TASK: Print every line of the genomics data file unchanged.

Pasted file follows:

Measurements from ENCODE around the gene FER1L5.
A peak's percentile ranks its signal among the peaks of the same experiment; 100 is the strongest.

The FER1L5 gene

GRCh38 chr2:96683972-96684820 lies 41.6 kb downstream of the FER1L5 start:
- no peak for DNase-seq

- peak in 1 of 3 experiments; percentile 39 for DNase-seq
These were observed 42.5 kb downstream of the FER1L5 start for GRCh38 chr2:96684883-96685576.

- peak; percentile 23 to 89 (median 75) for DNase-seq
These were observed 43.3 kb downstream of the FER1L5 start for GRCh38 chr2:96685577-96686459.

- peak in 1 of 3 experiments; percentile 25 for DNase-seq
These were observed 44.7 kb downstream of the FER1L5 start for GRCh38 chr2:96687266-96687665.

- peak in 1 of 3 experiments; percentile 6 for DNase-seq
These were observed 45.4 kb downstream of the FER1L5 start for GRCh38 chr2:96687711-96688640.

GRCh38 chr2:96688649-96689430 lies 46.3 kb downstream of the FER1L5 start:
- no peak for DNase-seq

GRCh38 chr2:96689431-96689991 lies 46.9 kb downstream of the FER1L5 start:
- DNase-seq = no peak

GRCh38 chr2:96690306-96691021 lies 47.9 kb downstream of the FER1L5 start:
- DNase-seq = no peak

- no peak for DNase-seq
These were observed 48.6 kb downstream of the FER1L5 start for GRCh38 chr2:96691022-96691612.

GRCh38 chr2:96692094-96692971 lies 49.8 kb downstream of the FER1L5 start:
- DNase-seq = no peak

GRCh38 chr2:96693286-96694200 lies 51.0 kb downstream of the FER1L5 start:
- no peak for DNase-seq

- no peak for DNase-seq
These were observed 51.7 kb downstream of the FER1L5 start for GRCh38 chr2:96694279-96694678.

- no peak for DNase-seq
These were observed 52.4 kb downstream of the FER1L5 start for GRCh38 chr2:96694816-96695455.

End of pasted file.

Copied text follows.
Measurements from ENCODE around the gene FER1L5.
A peak's percentile ranks its signal among the peaks of the same experiment; 100 is the strongest.

The FER1L5 gene

GRCh38 chr2:96683972-96684820 lies 41.6 kb downstream of the FER1L5 start:
- no peak for DNase-seq

- peak in 1 of 3 experiments; percentile 39 for DNase-seq
These were observed 42.5 kb downstream of the FER1L5 start for GRCh38 chr2:96684883-96685576.

- peak; percentile 23 to 89 (median 75) for DNase-seq
These were observed 43.3 kb downstream of the FER1L5 start for GRCh38 chr2:96685577-96686459.

- peak in 1 of 3 experiments; percentile 25 for DNase-seq
These were observed 44.7 kb downstream of the FER1L5 start for GRCh38 chr2:96687266-96687665.

- peak in 1 of 3 experiments; percentile 6 for DNase-seq
These were observed 45.4 kb downstream of the FER1L5 start for GRCh38 chr2:96687711-96688640.

GRCh38 chr2:96688649-96689430 lies 46.3 kb downstream of the FER1L5 start:
- no peak for DNase-seq

GRCh38 chr2:96689431-96689991 lies 46.9 kb downstream of the FER1L5 start:
- DNase-seq = no peak

GRCh38 chr2:96690306-96691021 lies 47.9 kb downstream of the FER1L5 start:
- DNase-seq = no peak

- no peak for DNase-seq
These were observed 48.6 kb downstream of the FER1L5 start for GRCh38 chr2:96691022-96691612.

GRCh38 chr2:96692094-96692971 lies 49.8 kb downstream of the FER1L5 start:
- DNase-seq = no peak

GRCh38 chr2:96693286-96694200 lies 51.0 kb downstream of the FER1L5 start:
- no peak for DNase-seq

- no peak for DNase-seq
These were observed 51.7 kb downstream of the FER1L5 start for GRCh38 chr2:96694279-96694678.

- no peak for DNase-seq
These were observed 52.4 kb downstream of the FER1L5 start for GRCh38 chr2:96694816-96695455.